Autism encompasses a wide range of conditions often characterized by challenges with speech or nonverbal communications, social skills, and repetitive behaviors. Autism affects an estimated 1 in 54 children in the U.S., according to the Centers for Disease Control. A spectrum disorder, autism can present itself in a number of ways and to varying degrees, depending on the individual.
Often, sensory processing disorders go hand-in-hand with autism, with some sufferers showing a hypersensitivity to stimuli and others displaying hyposensitivity, or a lack of response.
A local Boy Scout plans to use his Eagle Scout project to help autism sufferers in the Scottdale area deal with some of their sensory issues.
“I’m going to be building a sensory wall that focuses on sounds at Kendi Park to benefit people with autism,” Colin Prinkey said. “It’s going to help integrate them into the community by giving them stimulation by sound.”
Prinkey, a Life Scout with Troop 150 in Scottdale, said his scoutmaster, Aaron Coffman, approached him with the idea back in January.
“It was kind of out of the blue,” Prinkey said, noting that he had just started to decide what kind of project he wanted to do. “Aaron came up to me with this idea, and I thought, ‘Hey, this is great.’”
Prinkey, 16, is a junior at Connellsville Area High School. He said he doesn’t know many autistic people outside a few schoolmates, but he has had plenty of time to develop his project — thanks, in part, to COVID-19. He originally approached Scottdale’s parks and recreation committee about the idea at a borough council meeting back in February, but it wasn’t until another meeting in mid-August that he was able to pitch the idea again and gain council’s approval.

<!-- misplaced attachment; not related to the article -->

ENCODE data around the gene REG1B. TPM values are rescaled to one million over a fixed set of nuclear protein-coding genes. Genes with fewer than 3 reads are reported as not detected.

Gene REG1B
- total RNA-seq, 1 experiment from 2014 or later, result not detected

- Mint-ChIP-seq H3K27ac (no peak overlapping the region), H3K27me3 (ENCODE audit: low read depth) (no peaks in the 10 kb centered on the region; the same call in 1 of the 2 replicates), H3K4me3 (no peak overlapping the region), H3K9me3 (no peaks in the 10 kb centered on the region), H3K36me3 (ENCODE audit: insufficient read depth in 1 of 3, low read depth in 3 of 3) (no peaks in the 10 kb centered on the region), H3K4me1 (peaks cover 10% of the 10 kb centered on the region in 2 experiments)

Still, he said, the delay didn’t bother him much.
“It didn’t really worry me,” he said. “It was definitely a great amount of time to get to know exactly what I was doing and how it would benefit people.”
Prinkey said he has sketched out some ideas for the sensory wall and picked out a few possible spots for it at Kendi Park.
“It’s going to have PVC pipes that they can hit with a stick that will produce different notes, and it will have pots and pans they can hit,” he said. “Various other sensory items.”
Prinkey said he plans to finish the project by the end of October, and though volunteers may be a little hard to come by with COVID-19 still an issue, he can find a few helpers right in his own home. Younger brothers Caleb and Dan also are Boy Scouts, and Prinkey said their help is “guaranteed.”
Prinkey, who has been involved in Boy Scouts since the age of 6, said it’s a family activity.
“It’s definitely taught me to be hardworking and how to do things that I don’t really know how to do but that kind of have to be done,” he said. “It also, especially this project, has increased my empathy for people with autism.”